The benchmark Sensex fell 151 points today after the US Federal Reserve decided to taper its monthly bond-buying programme, raising concerns that funds available for investing in emerging markets would be reduced.
Banking, capital goods and oil & gas stocks declined the most while IT, teck, pharma and metal shares advanced. IT shares were in the limelight on expectations of the economy recovering in the US, their biggest market.
ICICI Bank, HDFC and HDFC Bank were the biggest drag on the index, while Infosys and TCS lifted it.
Starting next month, the US central bank will cut its purchases of bonds to USD 75 billion from USD 85 billion, according to a statement after the Federal Open Market Committee yesterday.
The committee expects that with appropriate policy accommodation, economic growth will pick up from its recent pace and the unemployment rate will gradually decline.
The 30-share S&P BSE Sensex opened on a strong note and touched a one-week intra-day high as Asian stocks firmed up on the Fed decision. However, increased fears about the impact of the US tapering programme took the index to the day's low of 20,646.03, a drop of almost 214 points.
The Sensex recovered some ground and closed at 20,708.62, a fall of 151.24 points or 0.73 per cent.
"Emerging market economies (EMEs) have been caught off guard on the timing of the Fed decision, as consensus seemed set on March 2014. Chances of a capital flight to the US and a strong dollar are real, and EMEs could suffer as higher-than-expected equity and debt outflows can materialise than already priced in," Ashish Kumar, Economist at Elara Securities, said in a report.
Finance Minister P Chidambaram said India is better prepared for the tapering and it has been factored in.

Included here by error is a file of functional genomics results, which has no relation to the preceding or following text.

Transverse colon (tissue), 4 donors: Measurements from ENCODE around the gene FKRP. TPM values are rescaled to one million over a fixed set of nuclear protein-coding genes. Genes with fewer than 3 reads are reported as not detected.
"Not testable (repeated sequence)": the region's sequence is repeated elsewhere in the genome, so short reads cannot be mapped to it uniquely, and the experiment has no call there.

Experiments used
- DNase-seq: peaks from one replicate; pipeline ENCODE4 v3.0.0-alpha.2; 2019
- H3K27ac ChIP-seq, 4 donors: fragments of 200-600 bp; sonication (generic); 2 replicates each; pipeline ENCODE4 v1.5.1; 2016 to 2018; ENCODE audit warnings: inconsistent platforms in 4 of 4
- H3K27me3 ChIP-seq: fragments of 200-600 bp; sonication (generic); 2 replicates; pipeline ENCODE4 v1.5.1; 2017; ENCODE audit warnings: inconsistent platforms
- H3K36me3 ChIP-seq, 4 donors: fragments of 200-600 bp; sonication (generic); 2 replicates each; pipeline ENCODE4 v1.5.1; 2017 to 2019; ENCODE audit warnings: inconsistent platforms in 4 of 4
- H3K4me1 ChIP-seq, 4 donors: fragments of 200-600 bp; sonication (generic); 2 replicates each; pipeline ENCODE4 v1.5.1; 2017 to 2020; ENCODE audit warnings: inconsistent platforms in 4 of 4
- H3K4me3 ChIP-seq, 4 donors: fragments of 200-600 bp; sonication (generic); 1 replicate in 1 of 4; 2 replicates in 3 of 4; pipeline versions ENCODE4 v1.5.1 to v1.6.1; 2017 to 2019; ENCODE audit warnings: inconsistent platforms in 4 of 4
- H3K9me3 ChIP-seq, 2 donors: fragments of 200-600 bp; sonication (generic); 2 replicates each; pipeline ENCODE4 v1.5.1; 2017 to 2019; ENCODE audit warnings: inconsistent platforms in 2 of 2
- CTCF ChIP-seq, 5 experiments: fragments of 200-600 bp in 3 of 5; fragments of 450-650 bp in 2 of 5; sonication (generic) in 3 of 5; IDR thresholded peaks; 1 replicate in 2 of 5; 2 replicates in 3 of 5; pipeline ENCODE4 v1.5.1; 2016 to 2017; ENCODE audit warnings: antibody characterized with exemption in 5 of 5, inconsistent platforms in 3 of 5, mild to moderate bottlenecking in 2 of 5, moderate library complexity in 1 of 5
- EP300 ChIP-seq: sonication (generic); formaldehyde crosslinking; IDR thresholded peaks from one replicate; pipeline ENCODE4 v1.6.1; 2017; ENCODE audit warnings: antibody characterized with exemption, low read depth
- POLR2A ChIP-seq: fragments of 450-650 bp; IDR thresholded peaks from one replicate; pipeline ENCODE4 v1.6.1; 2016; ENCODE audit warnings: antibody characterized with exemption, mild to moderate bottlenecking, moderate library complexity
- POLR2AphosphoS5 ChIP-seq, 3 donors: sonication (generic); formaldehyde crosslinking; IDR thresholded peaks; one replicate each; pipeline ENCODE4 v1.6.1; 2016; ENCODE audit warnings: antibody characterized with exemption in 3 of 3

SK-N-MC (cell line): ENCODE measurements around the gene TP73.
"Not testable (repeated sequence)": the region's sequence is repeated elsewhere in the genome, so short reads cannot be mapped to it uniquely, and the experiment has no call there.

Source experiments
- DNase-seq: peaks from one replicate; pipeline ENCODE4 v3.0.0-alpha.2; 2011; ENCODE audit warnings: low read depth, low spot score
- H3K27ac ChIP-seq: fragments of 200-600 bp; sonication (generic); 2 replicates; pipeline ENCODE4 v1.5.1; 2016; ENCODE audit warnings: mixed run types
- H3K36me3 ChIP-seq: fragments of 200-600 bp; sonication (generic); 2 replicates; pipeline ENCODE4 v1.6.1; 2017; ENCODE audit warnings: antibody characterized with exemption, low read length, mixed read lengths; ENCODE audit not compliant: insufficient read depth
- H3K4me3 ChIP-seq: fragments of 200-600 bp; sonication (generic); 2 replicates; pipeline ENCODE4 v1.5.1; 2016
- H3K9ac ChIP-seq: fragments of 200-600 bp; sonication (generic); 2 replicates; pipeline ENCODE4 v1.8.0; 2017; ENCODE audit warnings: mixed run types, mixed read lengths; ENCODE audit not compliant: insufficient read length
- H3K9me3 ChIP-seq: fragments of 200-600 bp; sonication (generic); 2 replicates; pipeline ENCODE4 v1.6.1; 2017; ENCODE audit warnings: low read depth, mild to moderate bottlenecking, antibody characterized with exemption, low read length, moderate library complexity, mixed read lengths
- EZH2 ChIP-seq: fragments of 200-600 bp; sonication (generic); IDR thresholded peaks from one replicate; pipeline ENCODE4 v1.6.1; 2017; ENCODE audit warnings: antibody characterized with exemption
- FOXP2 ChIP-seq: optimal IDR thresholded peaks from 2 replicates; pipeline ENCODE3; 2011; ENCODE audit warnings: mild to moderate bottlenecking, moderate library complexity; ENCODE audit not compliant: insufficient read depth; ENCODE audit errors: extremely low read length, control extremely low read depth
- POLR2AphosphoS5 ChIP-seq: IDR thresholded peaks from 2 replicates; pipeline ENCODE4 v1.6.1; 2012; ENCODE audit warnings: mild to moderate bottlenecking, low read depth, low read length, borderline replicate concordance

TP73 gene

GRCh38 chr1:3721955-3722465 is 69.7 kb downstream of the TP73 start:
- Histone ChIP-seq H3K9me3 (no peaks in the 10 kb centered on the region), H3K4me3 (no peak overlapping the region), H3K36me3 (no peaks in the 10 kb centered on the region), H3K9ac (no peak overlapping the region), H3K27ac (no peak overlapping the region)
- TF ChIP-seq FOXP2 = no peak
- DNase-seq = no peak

Yesterday, the index gained for the first time in seven days and added 247.72 points after the Reserve Bank of India kept a key short-term lending rate unchanged.
The 50-share CNX Nifty on the National Stock Exchange dipped 50.50 points, or 0.81 per cent, to 6,166.65.
While announcing the reduction in the stimulus programme, the Fed said interest rates would be kept close to zero.
"Markets today felt the pressure of the Fed's decision," said Jignesh Chaudhary, Head of Research at Veracity Broking Services. "Although this was pretty much anticipated and factored in, markets just traded a bit cautiously today. A weak rupee, too, added to the negativity."
The decline in the Sensex was limited by firm global cues and capital inflows.
Foreign institutional investors bought shares worth a net Rs 1,198.60 crore yesterday, according to provisional data from the stock exchanges.
The Asian markets, except China and Hong Kong, gained after the Fed's decision. European stocks surged in early trade.
In New York yesterday, the Dow Jones Industrial Average and the S&P 500 logged new closing peaks, surging by 1.84 per cent and 1.68 per cent, respectively. The Nasdaq Composite Index spurted 1.15 per cent.
In the domestic market, 19 Sensex shares ended lower. The major losers were ICICI Bank (-3.02 pc), Larsen & Toubro (-2.96 pc), HDFC (-2.76 pc), ONGC (-2.63 pc), HDFC Bank (-2.16 pc), Tata Power (-2.13 pc) and State Bank of India (-1.95 pc).
However, Maruti Suzuki rose 2.97 pc, followed by Sesa Sterlite 1.79 pc, Sun Pharma 1.69 pc, Cipla 1.65 pc, Infosys 1.64 pc and Wipro 1.44 pc.
Among the S&P BSE sectoral indices, Bankex tumbled 2.43 pc, Capital Goods 1.91 pc and Oil & Gas 1.23 pc, while IT firmed up 1.74 pc, Teck 1.26 pc and Healthcare 1.09 pc.
The total market breadth turned negative as 1,319 stocks ended lower and 1,099 gained.